- Related Games:
- Cyberpunk 2077
Beyond the narratives CD Projekt Red has woven, Night City is a marvel unto itself. Cyberpunk 2077 is filled with incredible vistas of imposing towers that blot out the sky and the slums nestled at their bases. The game takes players throughout the boroughs of Night City, but even throughout V’s expansive adventure, much of it remains untapped.
Despite the critical acclaim, CD Projekt Red isn’t exactly prolific. The studio’s focus on open-world epics precludes a quick development cycle. Cyberpunk 2077 spent around 4-5 years in active development (including several delays), and DLC is currently in the pipe that will add more content to the already jam-packed game. However, given how big Night City is, it will likely remain mostly unexplored in the narrative, even once current content plans have come to fruition. This gives CD Projekt Red a chance to change its development paradigm for the sequel.
Like a Dragon
Instead of starting Cyberpunk 2 (or Cyberpunk 2078) from scratch, CD Projekt Red should take a page from the Yakuza series. Each Yakuza game has a considerable amount of story content, but it makes heavy use of asset recycling. Despite this, each game feels fresh because it introduces new features and characters. Because the writing is so good, it doesn’t matter that we’re tooling around Kamurocho for the seventh time. Instead of feeling lazy, each Yakuza game feels like a homecoming, which is something that CD Projekt Red could tap into.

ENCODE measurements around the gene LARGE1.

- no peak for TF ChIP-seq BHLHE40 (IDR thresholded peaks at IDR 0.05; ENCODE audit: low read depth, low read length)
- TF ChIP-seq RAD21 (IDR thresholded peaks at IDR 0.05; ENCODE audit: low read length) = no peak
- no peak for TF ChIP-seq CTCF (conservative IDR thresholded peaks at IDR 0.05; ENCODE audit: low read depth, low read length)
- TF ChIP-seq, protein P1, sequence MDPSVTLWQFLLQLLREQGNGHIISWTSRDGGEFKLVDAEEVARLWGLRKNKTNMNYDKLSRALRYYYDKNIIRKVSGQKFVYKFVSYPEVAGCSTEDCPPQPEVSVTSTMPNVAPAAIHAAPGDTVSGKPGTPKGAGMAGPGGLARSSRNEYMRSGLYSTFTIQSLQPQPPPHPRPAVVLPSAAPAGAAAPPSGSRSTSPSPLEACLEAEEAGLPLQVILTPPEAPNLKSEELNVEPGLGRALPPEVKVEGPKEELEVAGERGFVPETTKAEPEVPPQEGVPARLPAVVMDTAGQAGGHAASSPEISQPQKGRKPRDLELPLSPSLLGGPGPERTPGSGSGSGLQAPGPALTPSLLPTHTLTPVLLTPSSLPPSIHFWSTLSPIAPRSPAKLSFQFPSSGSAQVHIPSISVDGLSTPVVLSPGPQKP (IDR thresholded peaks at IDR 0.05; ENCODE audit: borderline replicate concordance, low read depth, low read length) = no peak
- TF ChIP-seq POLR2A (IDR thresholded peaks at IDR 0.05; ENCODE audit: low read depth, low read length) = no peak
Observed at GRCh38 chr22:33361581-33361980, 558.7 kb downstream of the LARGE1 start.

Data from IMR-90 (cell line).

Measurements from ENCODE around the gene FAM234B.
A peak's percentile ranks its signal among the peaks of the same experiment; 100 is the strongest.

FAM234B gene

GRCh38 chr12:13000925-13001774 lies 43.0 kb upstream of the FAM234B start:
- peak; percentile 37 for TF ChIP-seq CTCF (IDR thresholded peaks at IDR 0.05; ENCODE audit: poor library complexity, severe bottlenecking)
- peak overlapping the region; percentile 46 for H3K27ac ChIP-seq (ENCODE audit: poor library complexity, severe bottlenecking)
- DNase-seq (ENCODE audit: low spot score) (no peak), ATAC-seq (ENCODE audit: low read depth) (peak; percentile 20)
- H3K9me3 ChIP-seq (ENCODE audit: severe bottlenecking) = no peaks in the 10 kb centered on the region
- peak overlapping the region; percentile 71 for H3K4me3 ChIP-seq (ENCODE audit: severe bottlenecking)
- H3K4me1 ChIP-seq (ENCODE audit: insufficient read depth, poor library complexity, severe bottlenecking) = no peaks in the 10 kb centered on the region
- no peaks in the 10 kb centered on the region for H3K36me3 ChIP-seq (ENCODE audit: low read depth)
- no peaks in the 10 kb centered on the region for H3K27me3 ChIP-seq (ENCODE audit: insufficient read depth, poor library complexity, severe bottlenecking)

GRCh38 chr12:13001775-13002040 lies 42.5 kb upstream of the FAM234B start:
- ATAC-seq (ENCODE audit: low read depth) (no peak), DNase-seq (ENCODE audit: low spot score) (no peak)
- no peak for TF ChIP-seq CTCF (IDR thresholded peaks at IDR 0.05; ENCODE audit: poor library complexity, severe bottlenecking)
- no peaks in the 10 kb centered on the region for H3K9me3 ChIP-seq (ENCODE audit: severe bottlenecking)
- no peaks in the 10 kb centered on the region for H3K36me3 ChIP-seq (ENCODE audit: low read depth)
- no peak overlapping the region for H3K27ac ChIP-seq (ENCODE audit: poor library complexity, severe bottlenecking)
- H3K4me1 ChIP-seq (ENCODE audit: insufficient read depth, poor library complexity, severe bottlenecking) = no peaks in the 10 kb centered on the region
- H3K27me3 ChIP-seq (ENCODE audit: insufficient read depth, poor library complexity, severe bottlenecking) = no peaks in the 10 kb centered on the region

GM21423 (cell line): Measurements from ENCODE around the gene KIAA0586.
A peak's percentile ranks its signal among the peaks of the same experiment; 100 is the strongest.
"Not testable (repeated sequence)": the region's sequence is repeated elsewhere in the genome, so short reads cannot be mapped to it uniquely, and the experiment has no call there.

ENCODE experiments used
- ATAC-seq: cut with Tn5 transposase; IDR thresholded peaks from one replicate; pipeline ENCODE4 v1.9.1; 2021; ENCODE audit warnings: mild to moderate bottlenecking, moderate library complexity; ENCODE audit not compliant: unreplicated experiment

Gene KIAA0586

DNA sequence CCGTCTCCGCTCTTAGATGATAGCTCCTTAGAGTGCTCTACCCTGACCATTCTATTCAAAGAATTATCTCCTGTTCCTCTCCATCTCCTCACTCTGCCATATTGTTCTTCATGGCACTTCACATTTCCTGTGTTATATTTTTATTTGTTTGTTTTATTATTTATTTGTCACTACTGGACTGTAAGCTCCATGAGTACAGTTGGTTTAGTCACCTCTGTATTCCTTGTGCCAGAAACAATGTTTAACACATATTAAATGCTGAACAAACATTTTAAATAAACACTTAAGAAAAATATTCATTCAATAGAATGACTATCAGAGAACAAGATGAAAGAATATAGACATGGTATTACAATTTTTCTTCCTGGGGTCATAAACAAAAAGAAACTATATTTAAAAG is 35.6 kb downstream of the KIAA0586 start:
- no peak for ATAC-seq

Reusing Night City also allows developers to build on previous work consistently. For example, if a sequel takes place a year after Cyberpunk 2077 with another protagonist, it’ll give a sense of nostalgia to fans to revisit V’s haunts and see how the characters they’ve grown to love have changed.
Imagine, instead of waiting five years for a Cyberpunk sequel, that we get one in two or three. Given Night City’s verticality, there are buildings large enough to hold entire acts of a game that are sitting empty. Additionally, there’s a ton of lore from the Cyberpunk 2020 tabletop RPG that hasn’t been tapped into that would ease development.
There’s also the uncomfortable topic of crunch. Those who worked on Cyberpunk 2077 worked long hours to create this fantastic world. They did it right the first time, so why do it again? I’m not going to remember or care if I pass an NPC in Cyberpunk 2 that I saw in the first game or if an enemy uses the same gun to shoot at me. I’d rather the developers have a healthy work environment in which they can use their creativity to the fullest to bring exciting new features and a compelling narrative to the firm foundation they’ve already created.
Cyberpunk 2077 is buggy, too (though a launch day patch could resolve a bunch of these issues). CD Projekt Red will likely patch these issues out given time, but what if devs didn’t have to deal with them at all? Obviously, bugs will crop up in any game, but reusing a preexisting location will mean fewer issues than creating an entirely new one. Less time spent squashing bugs means more time for creating great stories for us to enjoy.
It’s a testament to Night City’s design that I’d want to return at all. Unlike many open-worlds, nothing about Cyberpunk 2077‘s setting feels like filler. If anything, time spent filling out building interiors would be much better than starting from scratch. V’s journey is fascinating, but Night City is calling out for more adventure, and I hope CD Projekt Red answers.